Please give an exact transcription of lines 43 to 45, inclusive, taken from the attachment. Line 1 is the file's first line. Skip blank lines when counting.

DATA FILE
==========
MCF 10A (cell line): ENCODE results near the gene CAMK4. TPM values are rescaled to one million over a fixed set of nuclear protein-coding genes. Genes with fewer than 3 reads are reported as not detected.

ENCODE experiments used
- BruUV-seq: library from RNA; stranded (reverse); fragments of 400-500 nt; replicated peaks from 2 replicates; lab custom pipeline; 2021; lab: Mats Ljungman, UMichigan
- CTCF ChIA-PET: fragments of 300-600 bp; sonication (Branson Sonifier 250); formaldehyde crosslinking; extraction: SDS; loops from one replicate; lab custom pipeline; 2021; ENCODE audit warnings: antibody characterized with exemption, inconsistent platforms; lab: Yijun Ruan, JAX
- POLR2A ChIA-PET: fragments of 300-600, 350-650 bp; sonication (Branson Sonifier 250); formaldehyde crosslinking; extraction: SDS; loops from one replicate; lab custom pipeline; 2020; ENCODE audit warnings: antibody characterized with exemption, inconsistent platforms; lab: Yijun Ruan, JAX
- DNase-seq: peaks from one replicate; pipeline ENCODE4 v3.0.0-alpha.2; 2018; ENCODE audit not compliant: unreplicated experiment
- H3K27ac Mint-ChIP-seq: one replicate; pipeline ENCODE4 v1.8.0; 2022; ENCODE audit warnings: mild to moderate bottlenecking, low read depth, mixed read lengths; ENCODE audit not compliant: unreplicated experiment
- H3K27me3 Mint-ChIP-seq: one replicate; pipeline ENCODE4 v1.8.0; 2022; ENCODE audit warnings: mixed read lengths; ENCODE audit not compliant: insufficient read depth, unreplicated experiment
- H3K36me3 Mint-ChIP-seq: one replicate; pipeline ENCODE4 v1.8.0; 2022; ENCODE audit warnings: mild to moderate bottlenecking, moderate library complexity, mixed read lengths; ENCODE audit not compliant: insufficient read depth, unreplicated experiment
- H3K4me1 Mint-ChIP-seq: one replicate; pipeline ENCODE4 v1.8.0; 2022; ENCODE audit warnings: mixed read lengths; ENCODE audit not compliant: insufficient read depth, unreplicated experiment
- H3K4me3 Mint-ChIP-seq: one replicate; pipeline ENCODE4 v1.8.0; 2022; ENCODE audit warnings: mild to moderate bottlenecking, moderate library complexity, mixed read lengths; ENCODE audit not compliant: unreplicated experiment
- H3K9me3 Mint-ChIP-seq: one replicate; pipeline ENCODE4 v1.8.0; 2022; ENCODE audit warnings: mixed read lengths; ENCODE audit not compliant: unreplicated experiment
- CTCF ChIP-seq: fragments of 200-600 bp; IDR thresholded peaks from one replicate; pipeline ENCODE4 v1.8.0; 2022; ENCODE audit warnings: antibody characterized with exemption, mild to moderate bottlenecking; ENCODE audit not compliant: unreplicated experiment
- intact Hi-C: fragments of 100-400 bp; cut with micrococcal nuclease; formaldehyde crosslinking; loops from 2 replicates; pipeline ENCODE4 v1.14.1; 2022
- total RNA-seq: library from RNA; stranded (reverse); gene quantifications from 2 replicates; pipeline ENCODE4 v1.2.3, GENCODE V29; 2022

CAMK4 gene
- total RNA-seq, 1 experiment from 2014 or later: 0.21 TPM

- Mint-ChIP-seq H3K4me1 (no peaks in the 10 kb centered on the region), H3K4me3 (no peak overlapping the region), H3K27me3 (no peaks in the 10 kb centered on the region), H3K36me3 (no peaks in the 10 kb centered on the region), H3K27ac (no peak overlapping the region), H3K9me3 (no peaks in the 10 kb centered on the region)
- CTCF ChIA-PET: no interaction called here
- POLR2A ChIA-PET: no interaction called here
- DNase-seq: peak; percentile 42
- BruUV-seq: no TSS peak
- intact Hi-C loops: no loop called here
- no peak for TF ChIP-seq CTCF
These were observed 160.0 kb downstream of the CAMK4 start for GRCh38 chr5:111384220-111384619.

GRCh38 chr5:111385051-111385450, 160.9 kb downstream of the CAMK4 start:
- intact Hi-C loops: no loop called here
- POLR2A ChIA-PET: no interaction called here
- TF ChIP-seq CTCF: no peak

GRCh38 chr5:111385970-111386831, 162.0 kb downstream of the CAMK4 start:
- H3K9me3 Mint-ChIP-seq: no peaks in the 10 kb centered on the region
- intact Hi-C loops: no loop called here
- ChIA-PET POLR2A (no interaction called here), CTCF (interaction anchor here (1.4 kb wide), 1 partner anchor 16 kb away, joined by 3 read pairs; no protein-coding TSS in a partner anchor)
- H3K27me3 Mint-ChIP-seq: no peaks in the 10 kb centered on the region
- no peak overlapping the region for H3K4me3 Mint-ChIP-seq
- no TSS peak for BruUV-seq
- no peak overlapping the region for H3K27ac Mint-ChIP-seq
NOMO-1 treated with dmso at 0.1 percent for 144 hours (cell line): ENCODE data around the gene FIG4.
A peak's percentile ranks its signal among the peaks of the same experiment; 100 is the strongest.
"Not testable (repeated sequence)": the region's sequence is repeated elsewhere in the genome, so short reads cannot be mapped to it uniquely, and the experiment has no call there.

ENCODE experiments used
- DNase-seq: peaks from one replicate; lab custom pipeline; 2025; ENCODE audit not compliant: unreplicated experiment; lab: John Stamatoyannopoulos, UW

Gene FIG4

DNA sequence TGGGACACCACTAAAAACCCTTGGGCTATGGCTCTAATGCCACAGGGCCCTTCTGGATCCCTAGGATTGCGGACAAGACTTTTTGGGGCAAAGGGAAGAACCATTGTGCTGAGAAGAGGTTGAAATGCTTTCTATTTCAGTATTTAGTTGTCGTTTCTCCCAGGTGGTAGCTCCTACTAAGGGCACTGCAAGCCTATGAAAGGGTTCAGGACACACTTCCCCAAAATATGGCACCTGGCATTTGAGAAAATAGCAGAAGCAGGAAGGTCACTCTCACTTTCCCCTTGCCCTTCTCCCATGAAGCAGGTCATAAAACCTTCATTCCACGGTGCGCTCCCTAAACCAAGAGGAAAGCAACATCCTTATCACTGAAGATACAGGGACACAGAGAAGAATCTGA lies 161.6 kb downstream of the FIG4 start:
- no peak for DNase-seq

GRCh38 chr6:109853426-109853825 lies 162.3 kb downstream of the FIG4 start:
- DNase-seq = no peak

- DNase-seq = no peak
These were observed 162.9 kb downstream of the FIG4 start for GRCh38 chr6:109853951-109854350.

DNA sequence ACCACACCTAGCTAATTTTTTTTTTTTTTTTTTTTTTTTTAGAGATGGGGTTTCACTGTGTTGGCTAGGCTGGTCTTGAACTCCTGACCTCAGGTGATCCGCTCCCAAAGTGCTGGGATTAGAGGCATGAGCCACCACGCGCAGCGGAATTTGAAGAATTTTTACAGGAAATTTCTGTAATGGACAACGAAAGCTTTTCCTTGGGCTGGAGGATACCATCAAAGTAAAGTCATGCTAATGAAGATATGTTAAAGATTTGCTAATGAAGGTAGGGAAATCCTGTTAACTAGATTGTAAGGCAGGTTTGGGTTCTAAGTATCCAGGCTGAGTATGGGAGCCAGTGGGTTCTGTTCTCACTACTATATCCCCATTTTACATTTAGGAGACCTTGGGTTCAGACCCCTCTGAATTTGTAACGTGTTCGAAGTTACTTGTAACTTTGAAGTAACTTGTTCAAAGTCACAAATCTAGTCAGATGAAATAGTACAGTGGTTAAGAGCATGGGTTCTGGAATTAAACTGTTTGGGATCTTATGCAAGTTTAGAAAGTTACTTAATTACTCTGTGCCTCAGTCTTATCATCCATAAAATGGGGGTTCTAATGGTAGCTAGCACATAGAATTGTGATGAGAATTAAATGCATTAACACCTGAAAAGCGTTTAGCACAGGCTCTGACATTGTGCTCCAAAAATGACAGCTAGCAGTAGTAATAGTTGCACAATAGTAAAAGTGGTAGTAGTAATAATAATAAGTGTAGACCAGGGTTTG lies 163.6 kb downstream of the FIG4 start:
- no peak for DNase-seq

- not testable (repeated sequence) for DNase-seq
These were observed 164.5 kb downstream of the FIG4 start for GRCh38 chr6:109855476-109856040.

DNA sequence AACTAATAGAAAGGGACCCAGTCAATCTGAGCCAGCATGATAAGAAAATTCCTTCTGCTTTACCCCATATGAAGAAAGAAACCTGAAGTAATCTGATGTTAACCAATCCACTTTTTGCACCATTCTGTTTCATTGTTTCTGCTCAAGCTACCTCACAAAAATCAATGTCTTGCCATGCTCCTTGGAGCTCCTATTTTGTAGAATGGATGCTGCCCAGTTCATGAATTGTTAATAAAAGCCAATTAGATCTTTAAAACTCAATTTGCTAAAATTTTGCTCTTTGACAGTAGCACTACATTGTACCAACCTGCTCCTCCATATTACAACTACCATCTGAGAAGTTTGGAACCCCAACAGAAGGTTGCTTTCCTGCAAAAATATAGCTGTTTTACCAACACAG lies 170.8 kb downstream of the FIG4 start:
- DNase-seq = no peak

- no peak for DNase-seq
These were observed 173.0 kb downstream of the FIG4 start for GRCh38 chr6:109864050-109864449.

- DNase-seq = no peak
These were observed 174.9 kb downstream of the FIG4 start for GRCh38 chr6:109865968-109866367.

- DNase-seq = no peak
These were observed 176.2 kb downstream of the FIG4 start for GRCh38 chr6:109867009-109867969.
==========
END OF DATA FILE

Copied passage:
Gene FIG4

DNA sequence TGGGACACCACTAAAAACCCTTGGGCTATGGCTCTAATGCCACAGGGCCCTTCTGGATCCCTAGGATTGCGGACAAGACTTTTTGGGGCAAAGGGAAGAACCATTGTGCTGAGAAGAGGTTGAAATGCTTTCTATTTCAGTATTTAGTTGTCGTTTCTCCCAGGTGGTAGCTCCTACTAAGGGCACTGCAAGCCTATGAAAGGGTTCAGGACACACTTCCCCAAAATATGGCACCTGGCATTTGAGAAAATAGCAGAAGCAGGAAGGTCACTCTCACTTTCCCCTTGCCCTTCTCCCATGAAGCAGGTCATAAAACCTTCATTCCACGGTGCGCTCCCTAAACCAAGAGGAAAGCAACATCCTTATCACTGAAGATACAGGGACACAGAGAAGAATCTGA lies 161.6 kb downstream of the FIG4 start:
- no peak for DNase-seq